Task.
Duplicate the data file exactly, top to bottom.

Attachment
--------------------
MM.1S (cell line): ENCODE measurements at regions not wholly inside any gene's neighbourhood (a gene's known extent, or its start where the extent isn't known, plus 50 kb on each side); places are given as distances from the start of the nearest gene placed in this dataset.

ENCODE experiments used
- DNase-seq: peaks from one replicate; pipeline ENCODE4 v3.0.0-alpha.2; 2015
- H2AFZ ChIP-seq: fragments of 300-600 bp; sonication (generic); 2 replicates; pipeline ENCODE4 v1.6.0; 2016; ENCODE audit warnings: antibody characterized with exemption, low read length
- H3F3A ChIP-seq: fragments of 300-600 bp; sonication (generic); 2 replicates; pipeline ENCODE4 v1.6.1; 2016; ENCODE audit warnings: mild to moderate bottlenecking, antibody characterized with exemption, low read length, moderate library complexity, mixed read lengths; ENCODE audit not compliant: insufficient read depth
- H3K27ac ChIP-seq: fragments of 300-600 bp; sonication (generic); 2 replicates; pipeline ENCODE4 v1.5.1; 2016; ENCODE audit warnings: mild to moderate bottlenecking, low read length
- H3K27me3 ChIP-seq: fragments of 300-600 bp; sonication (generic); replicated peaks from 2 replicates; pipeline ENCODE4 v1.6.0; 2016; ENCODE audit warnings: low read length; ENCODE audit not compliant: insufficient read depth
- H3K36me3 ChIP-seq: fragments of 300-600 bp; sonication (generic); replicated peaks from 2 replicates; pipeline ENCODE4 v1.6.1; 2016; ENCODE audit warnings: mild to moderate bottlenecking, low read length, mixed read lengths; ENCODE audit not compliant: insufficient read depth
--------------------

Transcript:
MM.1S (cell line): ENCODE measurements at regions not wholly inside any gene's neighbourhood (a gene's known extent, or its start where the extent isn't known, plus 50 kb on each side); places are given as distances from the start of the nearest gene placed in this dataset.

ENCODE experiments used
- DNase-seq: peaks from one replicate; pipeline ENCODE4 v3.0.0-alpha.2; 2015
- H2AFZ ChIP-seq: fragments of 300-600 bp; sonication (generic); 2 replicates; pipeline ENCODE4 v1.6.0; 2016; ENCODE audit warnings: antibody characterized with exemption, low read length
- H3F3A ChIP-seq: fragments of 300-600 bp; sonication (generic); 2 replicates; pipeline ENCODE4 v1.6.1; 2016; ENCODE audit warnings: mild to moderate bottlenecking, antibody characterized with exemption, low read length, moderate library complexity, mixed read lengths; ENCODE audit not compliant: insufficient read depth
- H3K27ac ChIP-seq: fragments of 300-600 bp; sonication (generic); 2 replicates; pipeline ENCODE4 v1.5.1; 2016; ENCODE audit warnings: mild to moderate bottlenecking, low read length
- H3K27me3 ChIP-seq: fragments of 300-600 bp; sonication (generic); replicated peaks from 2 replicates; pipeline ENCODE4 v1.6.0; 2016; ENCODE audit warnings: low read length; ENCODE audit not compliant: insufficient read depth
- H3K36me3 ChIP-seq: fragments of 300-600 bp; sonication (generic); replicated peaks from 2 replicates; pipeline ENCODE4 v1.6.1; 2016; ENCODE audit warnings: mild to moderate bottlenecking, low read length, mixed read lengths; ENCODE audit not compliant: insufficient read depth